Back in 2009, I quit my cozy job in marketing with the lofty plan of making furniture. I remember explaining to my boss how I desperately wanted to “work with my hands” — a mighty notion to a white-collar worker, albeit vague and romanticized. At night, I sketched my ideas in broad strokes, unacquainted with the details of joinery, material or proportions. By day, I admired images of graceful tables while hunched over my laptop in a creaky office chair.

I moved to Maine thereafter to take a twelve-week intensive course at the Center for Furniture Craftsmanship. I toiled for weeks on my first project, a modest step stool, and although I was steadily absorbing a fresh set of skills, I grew discouraged by the lack of tangible progress. But one day, snap! The stool clamped together squarely and I was able to appreciate its joinery, material and proportions — the very details I had once overlooked. And I haven't looked back since.

While at school, I shared my experience on my bygone blog, Woodlearner. That August, I was hired as the woodworking columnist for Apartment Therapy, an interior design blog with three million monthly readers. For my weekly column WoodWise, I wrote about the basics (lumber, joinery, tools) and my newfound know-how and chronicled the thorough process of setting up my own workshop. When the smoke and mirrors cleared, I almost knew what I was talking about.

More recently, I went west to Fort Bragg, California to attend the renowned Fine Furniture program at the College of the Redwoods, its royal faculty loyally carrying on the work of storied maker James Krenov. There I laid a sturdier foundation by building my own tools and enhancing my hand skills. I gained respect for my material and a greater understanding of its temperamental nature. As Krenov writes in A Cabinetmaker’s Notebook, too many woodworkers are “looking for new ideas rather than at the wood itself.” In practice, this simple notion is quite transformative.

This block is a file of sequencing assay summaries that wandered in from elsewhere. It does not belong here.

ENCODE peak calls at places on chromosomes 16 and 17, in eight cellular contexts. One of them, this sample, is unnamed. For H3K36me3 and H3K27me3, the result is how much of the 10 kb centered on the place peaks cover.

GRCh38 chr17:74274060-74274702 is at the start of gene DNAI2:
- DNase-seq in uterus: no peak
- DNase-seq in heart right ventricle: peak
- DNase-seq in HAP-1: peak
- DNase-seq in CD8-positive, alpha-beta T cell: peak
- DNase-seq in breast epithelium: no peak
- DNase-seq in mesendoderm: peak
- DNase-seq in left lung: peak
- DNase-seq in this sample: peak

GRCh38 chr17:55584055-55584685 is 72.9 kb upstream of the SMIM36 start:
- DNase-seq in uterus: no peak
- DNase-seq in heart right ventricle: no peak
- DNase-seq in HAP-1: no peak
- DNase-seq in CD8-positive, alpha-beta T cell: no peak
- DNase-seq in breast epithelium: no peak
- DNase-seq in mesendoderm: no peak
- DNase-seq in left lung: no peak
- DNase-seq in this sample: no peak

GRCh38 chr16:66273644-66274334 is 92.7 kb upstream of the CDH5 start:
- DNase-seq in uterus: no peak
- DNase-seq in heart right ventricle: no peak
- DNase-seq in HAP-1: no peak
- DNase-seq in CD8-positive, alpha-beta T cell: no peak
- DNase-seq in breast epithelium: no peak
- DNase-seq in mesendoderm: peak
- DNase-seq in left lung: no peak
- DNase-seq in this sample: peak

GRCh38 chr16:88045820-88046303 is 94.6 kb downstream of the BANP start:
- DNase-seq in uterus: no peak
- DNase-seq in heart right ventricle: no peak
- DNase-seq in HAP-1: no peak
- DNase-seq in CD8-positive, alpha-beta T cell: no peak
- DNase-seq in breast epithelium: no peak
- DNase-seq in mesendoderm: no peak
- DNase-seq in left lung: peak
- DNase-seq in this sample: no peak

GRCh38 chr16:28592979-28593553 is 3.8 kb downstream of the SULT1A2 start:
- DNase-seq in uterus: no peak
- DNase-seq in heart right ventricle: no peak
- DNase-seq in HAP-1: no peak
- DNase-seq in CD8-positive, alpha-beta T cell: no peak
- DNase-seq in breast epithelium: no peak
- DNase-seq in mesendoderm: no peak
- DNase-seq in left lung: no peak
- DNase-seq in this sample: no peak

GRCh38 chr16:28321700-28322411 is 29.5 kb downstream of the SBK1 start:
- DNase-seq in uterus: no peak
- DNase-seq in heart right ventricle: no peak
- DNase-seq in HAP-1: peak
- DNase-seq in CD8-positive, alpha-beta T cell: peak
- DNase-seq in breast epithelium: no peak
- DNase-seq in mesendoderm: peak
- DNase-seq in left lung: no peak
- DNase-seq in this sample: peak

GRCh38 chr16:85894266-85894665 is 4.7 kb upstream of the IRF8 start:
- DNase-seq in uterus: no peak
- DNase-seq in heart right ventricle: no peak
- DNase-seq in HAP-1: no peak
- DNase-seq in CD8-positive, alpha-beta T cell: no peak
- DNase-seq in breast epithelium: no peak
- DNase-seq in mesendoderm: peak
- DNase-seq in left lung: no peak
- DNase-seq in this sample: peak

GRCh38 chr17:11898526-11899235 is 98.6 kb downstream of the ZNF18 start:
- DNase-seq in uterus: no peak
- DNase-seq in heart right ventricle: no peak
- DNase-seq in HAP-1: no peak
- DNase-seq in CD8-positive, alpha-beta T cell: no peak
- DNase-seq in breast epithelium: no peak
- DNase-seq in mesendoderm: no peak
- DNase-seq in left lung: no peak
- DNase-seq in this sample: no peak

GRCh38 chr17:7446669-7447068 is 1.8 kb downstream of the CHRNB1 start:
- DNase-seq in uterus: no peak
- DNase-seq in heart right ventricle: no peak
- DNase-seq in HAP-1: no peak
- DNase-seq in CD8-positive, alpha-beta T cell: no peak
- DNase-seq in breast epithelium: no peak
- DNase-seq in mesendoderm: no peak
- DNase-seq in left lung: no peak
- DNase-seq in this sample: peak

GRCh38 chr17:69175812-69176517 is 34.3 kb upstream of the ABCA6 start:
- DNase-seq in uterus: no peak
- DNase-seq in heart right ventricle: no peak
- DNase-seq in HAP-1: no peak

Since returning to my shop in Connecticut, I've continued to craft one-off commissions while steadily building my business. Late last year, JAW Woodshop was named a finalist in Martha Stewart's American Made Awards, a nationwide competition honoring makers of artisanal goods. Call it the Martha bump or the Stewart surge  ever since the contest began interest has spiked and new doors are opening. As 2014 came to a close, I was invited to exhibit as part of the American Craft Council's inaugural "Hip Pop" program, designed to promote emerging artists in fine crafts. And to cap it off, I'm coming full circle this summer when I begin a studio fellowship at the Center for Furniture Craftsmanship. I'm working hard to become a better maker and sharpening my chisels for a big year ahead. Like dovetails cut by hand, it's slowly coming together.

Be happy in your work.

Johnny A. Williams, February '15



  • College of the Redwoods, Fine Woodworking Program, Fort Bragg, CA (2011-12)
  • Center for Furniture Craftsmanship, 12 Week Intensive, Rockport, ME (2009)
  • New York University, Gallatin School of Individualized Study, New York, NY (2002-2006)


  • American Craft Council Show, Baltimore Convention Center, Baltimore, MD (Group, 2015)
  • "A Tree Just Wants To Be A Tree", Weathered Way Gallery, Newtown, CT (Solo, 2013)
  • College of the Redwoods Spring Exhibition, Highlight Gallery, Mendocino, CA (Group, 2012)
  • College of the Redwoods Mid-Winter Exhibition, Town Hall, Fort Bragg, CA (Group, 2012)


  • Studio Fellowship, Center for Furniture Craftsmanship, Rockport, ME (2015)


  • Sam and Alfreda Maloof Scholarship, Anderson Ranch Arts Center, Snowmass, CO (2015)
  • Professional Development Grant, The Furniture Society, Durham, NC (2015)
  • Workshop Scholarship, Center for Furniture Craftsmanship, Rockport, ME (2015)
  • American Craft Council "Hip Pop" Emerging Artist (2015)
  • Martha Stewart American Made Design Finalist (2014)
  • Inaugural Artist Grant, Newtown Cultural Arts Commission, Newtown, CT (2013)
  • James Krenov Memorial Scholarship, Fort Bragg, CA (2012)


A big red barn is where I spend most of my days. Built in 1944 as an egg store for the Clark family chicken farm, it slowly fell into disrepair. After a three-month renovation, it now houses a woodshop and upstairs, my Mum’s gallery called Weathered Way. She specializes in vintage home decor, fine art and of course, my furniture.

Currently, Weathered Way is by appointment only. To schedule a visit, please click here.